Ryan Keberle & The Double Quartet | Heavy Dreaming – [Alternate Side Records, 2010]
Jazz trombonists Ryan Keberle is regarded one of the most sought after and accomplish musicians on the New York jazz scene. Since his arrival to the Big Apple, he’s caught the attention of folks like Grammy Winning composer-arranger Maria Schneider. Her admiration for the talented artist is eloquently expressed here: “Ryan Keberle is one of the truly great musicians coming up and turning heads. He has much to say as both a player and writer. This individual whose career I will take enormous pleasure in watching bloom.”
Given the immensity of Ryan’s accolades, it was inevitable that he score “Heavy Dreaming” with intensity he garnered from the various styles of music he participated in over the years. Now, to achieve his goal Keberle called on a cast of A-list players like the remarkable Frank Kimbrough on piano, Matt Brewer plays bass, Eric Doob on drums, with a killer brass section featuring Mike Rodriguez on trumpet, Marshall Gilkes also on trombone, John Clark on French horn and Marcus Rojas on tuba to round out The Double Quartet to record this incomparable collection of songs on Alternate Side Records.
The spirit of Keberle quietly sits in the midst of these ten impeccable compositions, as the forward-thinking 2001 grad of the Manhattan School of Music wrote seven and arranged all the compositions on this engaging session ready to be exhaled throughout this neatly packaged gem titled “Heavy Dreaming.”
From the start, it’s apparent to me these guys armed and ready to navigate efficiently with endearing openness through the lush melodies on the breezy “If You Want.” The following mid-tempo gem speaks fluently with improvised tones and accenting rhythms on “One Thought at a Time,” which complements the opening track to near perfection. Keberle and the band interlace their voices to fuse a sharp and brisk tonality that gels into one fluid listener-friendly sound. “Heavy Dreaming, Part I,” the title track is the perfect word picture as it sounds exactly as it’s titled. On the first spin, the tune begins with lush tones and unspoiled textures which immediately envelopes you into a dreamlike state. Soon thereafter, the group occupies a cornerstone of this soundscape reminiscent of mesmeric soundtrack that I’ve met before. Meanwhile, Keberle adjusts his poetic scope in descriptive nuances by combining them into an attractive blend on “Part II” of Heavy Dreaming which engulfs you as a listener.
The bluesy “I Like Sunrise,” was originally composed by the legendary Duke Ellington. On this luminous piece, Keberle extends his voice to articulate and shape this classic gem without losing its effectiveness. Bravo! Once again, Keberle brilliantly stays on course penning a tune called “The Slope of a Blues.” This tasty gem roars in volume as the ensemble systematically bounces off each another’s immeasurable ability to play jazz.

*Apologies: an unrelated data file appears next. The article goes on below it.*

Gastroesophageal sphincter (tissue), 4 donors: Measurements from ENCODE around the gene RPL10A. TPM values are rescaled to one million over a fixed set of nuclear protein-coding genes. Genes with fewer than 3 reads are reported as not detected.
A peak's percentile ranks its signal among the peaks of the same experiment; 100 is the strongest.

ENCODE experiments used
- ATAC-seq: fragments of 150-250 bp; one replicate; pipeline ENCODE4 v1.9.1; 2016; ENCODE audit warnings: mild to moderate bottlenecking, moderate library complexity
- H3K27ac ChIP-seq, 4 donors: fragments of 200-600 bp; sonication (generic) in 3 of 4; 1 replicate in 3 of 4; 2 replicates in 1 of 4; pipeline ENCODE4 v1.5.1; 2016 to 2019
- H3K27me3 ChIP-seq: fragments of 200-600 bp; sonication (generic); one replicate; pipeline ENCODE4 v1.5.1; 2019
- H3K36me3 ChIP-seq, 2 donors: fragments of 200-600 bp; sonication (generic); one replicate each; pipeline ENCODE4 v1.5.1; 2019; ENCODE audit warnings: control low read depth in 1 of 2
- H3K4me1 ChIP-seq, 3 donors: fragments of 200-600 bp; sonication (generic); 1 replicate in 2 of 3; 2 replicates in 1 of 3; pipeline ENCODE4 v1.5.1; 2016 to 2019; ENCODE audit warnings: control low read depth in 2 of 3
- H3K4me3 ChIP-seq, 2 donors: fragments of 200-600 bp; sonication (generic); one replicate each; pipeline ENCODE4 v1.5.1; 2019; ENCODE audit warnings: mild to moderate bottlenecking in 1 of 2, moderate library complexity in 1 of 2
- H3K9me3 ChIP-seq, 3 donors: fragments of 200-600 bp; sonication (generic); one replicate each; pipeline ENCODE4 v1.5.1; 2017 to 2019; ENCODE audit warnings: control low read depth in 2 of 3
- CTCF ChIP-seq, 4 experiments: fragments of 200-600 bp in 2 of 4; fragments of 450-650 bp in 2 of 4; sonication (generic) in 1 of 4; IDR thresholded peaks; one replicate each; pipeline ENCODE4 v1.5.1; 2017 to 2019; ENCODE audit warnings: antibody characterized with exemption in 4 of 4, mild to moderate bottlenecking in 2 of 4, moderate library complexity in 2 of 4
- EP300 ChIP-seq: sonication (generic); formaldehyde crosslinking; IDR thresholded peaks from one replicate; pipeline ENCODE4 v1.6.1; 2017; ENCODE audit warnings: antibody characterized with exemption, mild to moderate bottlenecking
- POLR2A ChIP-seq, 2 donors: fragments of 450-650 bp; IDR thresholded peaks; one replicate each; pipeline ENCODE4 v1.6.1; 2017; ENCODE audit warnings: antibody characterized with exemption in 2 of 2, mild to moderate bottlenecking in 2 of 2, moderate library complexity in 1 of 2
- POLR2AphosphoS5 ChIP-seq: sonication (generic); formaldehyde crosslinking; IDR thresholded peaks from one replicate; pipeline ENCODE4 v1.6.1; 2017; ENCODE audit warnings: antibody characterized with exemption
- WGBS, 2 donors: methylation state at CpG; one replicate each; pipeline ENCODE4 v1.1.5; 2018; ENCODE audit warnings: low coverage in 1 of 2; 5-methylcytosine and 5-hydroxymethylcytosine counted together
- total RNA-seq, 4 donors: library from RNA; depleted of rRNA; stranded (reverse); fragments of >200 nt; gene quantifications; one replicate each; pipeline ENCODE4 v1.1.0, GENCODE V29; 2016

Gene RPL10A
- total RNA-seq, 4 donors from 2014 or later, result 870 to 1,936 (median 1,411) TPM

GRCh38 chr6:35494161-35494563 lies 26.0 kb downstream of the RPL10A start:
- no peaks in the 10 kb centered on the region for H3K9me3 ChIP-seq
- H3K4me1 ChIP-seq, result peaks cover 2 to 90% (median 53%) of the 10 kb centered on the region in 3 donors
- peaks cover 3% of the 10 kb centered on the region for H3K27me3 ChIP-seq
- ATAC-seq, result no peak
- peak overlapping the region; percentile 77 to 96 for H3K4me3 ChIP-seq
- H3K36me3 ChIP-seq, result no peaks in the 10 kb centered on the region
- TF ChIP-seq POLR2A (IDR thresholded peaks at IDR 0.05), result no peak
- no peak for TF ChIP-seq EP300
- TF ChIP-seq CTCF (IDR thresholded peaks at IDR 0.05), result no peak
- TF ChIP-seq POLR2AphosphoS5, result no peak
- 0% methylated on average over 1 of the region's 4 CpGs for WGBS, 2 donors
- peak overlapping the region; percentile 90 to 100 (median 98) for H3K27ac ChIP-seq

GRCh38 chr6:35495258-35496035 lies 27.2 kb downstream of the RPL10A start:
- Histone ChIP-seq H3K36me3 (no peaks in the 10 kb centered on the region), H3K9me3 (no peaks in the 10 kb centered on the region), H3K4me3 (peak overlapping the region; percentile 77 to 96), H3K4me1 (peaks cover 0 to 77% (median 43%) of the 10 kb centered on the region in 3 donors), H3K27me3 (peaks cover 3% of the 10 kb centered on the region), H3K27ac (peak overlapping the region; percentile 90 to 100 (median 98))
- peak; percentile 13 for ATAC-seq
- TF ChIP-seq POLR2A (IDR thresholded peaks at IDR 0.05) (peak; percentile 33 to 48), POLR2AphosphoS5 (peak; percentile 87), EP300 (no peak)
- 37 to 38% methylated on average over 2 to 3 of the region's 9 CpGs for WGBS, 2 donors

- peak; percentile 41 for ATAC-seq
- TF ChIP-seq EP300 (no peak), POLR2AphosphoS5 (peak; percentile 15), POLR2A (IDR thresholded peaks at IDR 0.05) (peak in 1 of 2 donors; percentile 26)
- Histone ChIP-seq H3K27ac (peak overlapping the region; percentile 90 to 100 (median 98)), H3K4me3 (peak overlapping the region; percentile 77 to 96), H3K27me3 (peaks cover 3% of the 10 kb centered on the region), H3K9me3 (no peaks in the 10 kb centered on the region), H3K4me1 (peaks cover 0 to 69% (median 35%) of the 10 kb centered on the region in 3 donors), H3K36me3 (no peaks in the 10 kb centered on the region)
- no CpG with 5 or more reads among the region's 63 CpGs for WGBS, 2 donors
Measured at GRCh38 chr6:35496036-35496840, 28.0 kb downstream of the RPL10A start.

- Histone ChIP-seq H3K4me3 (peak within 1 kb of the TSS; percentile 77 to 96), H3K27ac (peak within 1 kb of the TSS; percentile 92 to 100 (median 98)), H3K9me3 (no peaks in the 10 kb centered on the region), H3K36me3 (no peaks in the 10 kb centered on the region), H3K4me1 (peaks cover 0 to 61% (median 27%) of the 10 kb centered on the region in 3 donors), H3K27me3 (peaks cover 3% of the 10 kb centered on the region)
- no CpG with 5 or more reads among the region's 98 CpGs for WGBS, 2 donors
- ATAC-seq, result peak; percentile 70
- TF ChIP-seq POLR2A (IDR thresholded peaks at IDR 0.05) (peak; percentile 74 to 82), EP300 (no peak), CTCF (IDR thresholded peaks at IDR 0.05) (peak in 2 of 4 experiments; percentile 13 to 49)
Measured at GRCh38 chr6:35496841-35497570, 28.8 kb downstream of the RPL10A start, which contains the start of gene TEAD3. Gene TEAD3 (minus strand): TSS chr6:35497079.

Once again, Keberle switches gears transmitting his voice in a sober mode and scores “Early Mourning.” Imagine this, … the aroma of a fresh cup coffee feels the air as the Sunday edition newspaper awaits you. Soon thereafter, your soul-mate beckons you in conversation about ongoing activities that’s scheduled for the day. In the meantime, you begin to hear the sweet timbre of this song quietly influences the moment by transforming you into reflective mood. Therefore, providing you peaceful atmosphere before you step out to engage in your daily routine. Just musing, it’s sounds like this that takes me into the simplicity of quietude!
Subsequently, Keberle instinctively sweetens up this intricate palette of music with Gershwin’s “Our Love is Here to Stay.” Absolutely pure genius … the interplay here is clearly superb as their focal point blends jazz in it’s purist form and swing to balance the camaraderie of these charismatic players! The heat of “Coolant” brews slowly to define its position at the ninth spot. Fundamentally, “Coolant” is definitely hip as it’s embodied with the qualities of depth, character, distinction, and coolness and the agility usually glued to the fabric of jazz while allowing ample room for this fabulous ensemble to bend and stretch their muscles as soloists.
Finally, Keberle and the crew wraps up the set with a fresh interpretation of a Lennon & McCartney tune called “Mother Nature’s Son.” What a joy, I find “Heavy Dreaming” and interesting exploration! Being the consummate musician/composer he is, Keberle preserves this portrait of jazz intelligently by spanning his thoughts through assorted streams of contemporary rhythms, enticing melodies, and fundamentally sustaining his improvisation voice along the way. Therefore, combining these treasured ingredients Keberle and company effectively blends them into a compelling tapestry of accessible songs to savor more, more and more with each spin. Recommended: –-Rob Young
At your leisure, please check out boneman Ryan Keberle at http://www.ryankeberle.com/